A major investigation into whether mobile phones and other wireless technologies affect children's mental development is getting under way.
The study - funded by the government and industry - will track 2,500 11- and 12-year-olds from September.
It will look at their cognitive ability - thinking skills, memory and attention - and then repeat the tests in 2017.
The researchers say "very little" is known about what impact these technologies have on children.
The World Health Organization has said research in this area is of the "highest priority".
More than 160 secondary schools in the outer London area will receive invitations to enrol pupils into the study.
Much of the research into mobile phone use has focused on adults and in particular, the risk of brain cancer. No evidence of harm has been established to date.
Nonetheless, NHS advice is that children under the age of 16 should use mobile phones only for essential purposes and, where possible, with hands-free kits.
The theory has been put forward that children's brains may be more susceptible because they are still developing.
This research - led by Imperial College London - will put that idea to the test by asking children and their parents about their use of mobile phones and wireless devices, such as tablets, as well as analysing data from operators.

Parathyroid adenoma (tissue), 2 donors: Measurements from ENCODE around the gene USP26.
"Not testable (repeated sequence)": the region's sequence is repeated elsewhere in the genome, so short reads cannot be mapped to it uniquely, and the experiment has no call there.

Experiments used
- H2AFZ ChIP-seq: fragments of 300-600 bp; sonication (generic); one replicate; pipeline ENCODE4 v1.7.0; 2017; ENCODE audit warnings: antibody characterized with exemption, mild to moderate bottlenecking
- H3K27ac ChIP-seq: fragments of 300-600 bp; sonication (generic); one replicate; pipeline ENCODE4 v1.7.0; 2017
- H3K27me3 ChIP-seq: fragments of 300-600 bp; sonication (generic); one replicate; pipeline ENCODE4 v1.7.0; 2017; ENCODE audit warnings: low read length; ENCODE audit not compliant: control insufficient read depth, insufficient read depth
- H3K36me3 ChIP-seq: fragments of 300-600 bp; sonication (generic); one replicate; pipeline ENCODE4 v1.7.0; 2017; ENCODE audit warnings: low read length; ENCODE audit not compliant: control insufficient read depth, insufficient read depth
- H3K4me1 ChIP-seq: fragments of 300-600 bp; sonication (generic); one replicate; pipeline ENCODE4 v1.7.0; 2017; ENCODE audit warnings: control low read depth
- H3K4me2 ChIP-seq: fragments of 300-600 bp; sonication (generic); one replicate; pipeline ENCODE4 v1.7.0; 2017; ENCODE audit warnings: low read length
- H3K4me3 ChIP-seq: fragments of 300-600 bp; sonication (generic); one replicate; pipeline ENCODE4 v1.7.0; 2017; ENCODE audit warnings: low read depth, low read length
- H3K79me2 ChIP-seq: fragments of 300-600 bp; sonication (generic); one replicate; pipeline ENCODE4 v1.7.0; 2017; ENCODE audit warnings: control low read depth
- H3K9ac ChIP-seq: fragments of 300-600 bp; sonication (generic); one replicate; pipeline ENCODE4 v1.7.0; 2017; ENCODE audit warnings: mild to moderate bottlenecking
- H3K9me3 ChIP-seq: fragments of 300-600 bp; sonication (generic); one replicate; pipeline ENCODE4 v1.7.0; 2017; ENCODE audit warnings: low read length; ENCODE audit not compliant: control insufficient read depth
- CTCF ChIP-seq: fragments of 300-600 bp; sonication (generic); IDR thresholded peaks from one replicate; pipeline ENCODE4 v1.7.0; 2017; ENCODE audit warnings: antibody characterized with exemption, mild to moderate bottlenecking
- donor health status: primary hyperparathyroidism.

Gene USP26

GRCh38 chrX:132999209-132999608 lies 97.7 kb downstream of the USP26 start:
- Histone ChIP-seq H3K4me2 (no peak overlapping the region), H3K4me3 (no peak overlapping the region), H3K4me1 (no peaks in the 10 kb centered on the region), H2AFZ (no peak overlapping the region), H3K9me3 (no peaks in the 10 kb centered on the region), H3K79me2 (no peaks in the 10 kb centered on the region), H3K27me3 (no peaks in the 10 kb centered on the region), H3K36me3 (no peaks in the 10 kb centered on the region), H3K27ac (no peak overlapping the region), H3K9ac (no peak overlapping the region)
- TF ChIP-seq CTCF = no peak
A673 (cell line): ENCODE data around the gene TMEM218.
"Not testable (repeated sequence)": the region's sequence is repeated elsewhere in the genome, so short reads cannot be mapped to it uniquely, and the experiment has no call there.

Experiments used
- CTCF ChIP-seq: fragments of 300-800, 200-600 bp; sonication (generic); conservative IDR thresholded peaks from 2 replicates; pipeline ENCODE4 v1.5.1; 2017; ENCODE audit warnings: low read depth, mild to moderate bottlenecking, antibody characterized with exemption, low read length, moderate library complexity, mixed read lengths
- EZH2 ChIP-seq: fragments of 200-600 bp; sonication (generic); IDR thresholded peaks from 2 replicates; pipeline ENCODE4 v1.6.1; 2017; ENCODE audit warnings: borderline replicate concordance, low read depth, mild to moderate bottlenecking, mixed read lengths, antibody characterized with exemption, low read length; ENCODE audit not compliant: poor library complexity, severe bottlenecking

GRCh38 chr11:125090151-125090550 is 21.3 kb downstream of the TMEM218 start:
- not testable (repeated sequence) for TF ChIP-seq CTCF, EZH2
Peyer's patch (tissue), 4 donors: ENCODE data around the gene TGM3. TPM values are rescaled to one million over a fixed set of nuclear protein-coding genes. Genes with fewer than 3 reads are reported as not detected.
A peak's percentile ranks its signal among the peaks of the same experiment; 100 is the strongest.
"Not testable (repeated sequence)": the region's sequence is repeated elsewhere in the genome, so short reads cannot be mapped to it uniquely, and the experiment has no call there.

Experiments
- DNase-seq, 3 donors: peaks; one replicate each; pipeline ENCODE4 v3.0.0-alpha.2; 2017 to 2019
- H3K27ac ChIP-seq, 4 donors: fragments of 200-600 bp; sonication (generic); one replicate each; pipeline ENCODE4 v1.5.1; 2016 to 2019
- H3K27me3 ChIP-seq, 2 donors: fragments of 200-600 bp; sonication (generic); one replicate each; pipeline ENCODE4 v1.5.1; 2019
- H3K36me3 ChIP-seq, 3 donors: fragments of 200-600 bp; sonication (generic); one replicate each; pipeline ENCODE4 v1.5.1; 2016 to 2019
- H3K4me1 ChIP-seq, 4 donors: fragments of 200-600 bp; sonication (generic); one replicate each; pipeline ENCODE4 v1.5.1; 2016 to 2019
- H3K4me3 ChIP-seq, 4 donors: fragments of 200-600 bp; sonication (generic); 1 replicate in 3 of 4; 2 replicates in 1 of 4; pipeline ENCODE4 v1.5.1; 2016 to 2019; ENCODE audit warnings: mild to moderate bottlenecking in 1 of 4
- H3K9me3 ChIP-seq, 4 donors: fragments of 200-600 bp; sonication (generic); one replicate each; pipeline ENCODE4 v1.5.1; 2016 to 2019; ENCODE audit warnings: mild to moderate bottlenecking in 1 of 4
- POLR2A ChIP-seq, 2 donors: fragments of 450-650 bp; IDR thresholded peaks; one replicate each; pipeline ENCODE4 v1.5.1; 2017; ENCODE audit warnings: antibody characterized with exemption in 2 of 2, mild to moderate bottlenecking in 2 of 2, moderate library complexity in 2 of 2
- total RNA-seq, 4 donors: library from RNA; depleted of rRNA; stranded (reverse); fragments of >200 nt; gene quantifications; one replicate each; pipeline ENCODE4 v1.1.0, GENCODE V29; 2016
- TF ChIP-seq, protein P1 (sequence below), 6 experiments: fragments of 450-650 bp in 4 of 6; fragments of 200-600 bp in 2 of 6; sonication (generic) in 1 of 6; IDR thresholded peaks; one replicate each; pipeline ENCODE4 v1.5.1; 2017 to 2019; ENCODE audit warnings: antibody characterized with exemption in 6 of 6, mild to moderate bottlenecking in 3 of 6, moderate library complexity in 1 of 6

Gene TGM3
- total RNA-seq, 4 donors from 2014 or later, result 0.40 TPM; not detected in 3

The 11-12 age group is particularly important as many children get mobiles at that age to coincide with starting secondary school. Some 70% of that age group now own a mobile.
Lead investigator Dr Mireille Toledano said: "The advice to parents is based on the precautionary principle given in absence of available evidence and not because we have evidence of any harmful effects.
"As mobile phones are a new and widespread technology central to our lives, carrying out the study is important in order to provide the evidence base with which to inform policy and through which parents and their children can make informed life choices."
The researchers will now be writing to 160 secondary schools in the outer London area asking pupils to take part.